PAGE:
Choices? Anyone who has been paying attention for the last 20 years know that UN Agenda 21 has been pushing every City Council on the planet towards “Sustainable Development” aka Congestion & Stacking! Add in wealthy Hong Kongers in the last 20 years and you get million dollar+ entry level homes in Vancouver.

    In Richmond they have paved over some of the Richest Farmland in Canada for Warehousing & Subdivisions. Now you can barely drive around the Lower Mainland on their 1970s infrastructure of 2 & 4 lane highways. But no one has suggested it might be time to stop adding people, as homeless populations explode and crime accelerates every year.

    Thinking folks are now fleeing these disasters . . . created by our Politicians, who are some of the stupidest among us.

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Hundreds of Albertans protest in front of UCP MLA offices over COVID restrictions

So just a few hours after Kenney brought in the new restrictions on Wednesday, ready they were – and about a dozen MLA offices were picketed.

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He knew they couldn’t stop the government from bringing in even more COVID-19 restrictions, but Jordon Kosik wanted to be ready to show his displeasure.

Operating two Facebook groups, Holding MLAs Accountable and Closed for Fall, Kosik had his 17,000 members ready to protest just hours after Premier Jason Kenney brought in a fourth COVID-19 lockdown, which this time includes vaccination passports.

“A couple of weeks ago, we knew something was happening,” Kosik said in a Thursday interview with the Western Standard.

Protest in front of Nathan Cooper’s office. Photo courtesy Holding MLAs Accountable

“There was nothing we could do to stop it, but what we could do is get ready.”

So just a few hours after Kenney brought in the new restrictions on Wednesday, ready they were – and about a dozen MLA offices were picketed.

Some had a handful of people show up, while others had scores of people.

“This was on organic protest, people in their own ridings,” said Kosik.

And Kovik thinks this won’t be the end of restrictions, with more likely in a couple of weeks.

“To get ready for that we have to network, network, network,” Koik said.

Dave Naylor is the News Editor of the Western Standard
dnaylor@westernstandardonline.com
Twitter.com/nobby7694

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Vancouver gangster killed in daylight shooting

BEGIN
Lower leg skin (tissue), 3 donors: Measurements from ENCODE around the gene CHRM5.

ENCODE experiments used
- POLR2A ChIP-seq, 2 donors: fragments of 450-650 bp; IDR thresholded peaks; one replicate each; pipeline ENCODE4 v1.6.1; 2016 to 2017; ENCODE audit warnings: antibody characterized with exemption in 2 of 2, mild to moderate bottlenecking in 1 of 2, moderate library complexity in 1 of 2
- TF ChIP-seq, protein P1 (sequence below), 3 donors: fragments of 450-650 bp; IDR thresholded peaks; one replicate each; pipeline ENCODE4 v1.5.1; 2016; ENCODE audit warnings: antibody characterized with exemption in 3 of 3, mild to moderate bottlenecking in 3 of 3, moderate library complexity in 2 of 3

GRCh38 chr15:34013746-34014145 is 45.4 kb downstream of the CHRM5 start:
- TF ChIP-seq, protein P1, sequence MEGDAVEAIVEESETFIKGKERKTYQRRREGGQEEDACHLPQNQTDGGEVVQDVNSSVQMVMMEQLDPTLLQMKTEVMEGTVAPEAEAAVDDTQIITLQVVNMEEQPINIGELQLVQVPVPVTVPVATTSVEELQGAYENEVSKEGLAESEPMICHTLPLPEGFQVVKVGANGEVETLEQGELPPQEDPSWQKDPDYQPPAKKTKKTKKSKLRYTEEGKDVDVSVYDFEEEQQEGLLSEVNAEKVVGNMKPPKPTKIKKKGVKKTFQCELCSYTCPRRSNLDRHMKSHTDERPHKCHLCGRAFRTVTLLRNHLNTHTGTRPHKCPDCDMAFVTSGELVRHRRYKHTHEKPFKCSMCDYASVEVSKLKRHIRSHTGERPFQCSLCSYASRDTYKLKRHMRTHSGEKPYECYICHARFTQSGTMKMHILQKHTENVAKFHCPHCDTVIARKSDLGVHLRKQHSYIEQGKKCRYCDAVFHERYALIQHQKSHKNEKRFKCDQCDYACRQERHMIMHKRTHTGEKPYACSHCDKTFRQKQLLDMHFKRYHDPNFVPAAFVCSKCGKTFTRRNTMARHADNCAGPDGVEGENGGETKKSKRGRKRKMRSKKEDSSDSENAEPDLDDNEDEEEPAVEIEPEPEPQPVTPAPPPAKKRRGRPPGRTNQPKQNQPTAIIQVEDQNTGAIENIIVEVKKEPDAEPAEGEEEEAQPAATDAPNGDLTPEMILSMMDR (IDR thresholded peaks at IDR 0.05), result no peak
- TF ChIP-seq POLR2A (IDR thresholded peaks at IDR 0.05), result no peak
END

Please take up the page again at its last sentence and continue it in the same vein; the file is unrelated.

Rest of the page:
Several news sources said the homicide victim was well-known in Vancouver’s illicit drug trade.

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Vancouver cops are on the hunt for an armed killer after a gangster was slain Wednesday during a daylight shooting in Vancouver’s core area.

Amandeep Manj, 35, a known member of the United Nations gang, was shot about 3:30 p.m while sitting inside his car in the parking lot of the Fairmont Pacific Rim Hotel near Canada Place.

Soon after he bloodied body was discovered, paramedics raced to the lot, but Manj was pronounced dead at the scene.

Police said they’re convinced the shooting was a targeted hit.

Several news sources said the homicide victim was well-known in Vancouver’s illicit drug trade.

Manj’s brother, Jodh Manj, also died a violent death three years ago when he was killed while leaving a Mexico City gym.

Vancouver Police Const. Tania Visintin told the Vancouver Sun Manj is the city’s 13th homicide of 2021.

She told the paper officers responded to level three of the parkade near Cordova and Burrard streets “after a man was found unresponsive by a witness.” 

Police have made no arrests in the case, and ask anyone who may have information about the shooting to contact Vancouver police.

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COVID vaccines changing their names

The FDA approved new names in the US earlier this summer.

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What’s in a name? Plenty, apparently, when it comes to COVID-19 vaccines in Canada.

Health Canada announced Thursday it will accept the change in new brand names of the three most common vaccines Pfizer, Moderna and Oxford-AstraZeneca.

The Moderna vaccine will go by SpikeVax and the AstraZeneca vaccine will be named Vaxzevria.

The Pfizer vaccine will now be called Comirnaty, which the company said represents a combination of the terms COVID-19, mRNA, community, and immunity.

CBC said the vaccines didn’t go by their brand name initially, but now that new and more long-term data has been submitted and approved they will go by their permanent name.

Canada is still expected to receive vials labelled Pfizer-BioNTech for the next several months.

The FDA approved new names in the US earlier this summer.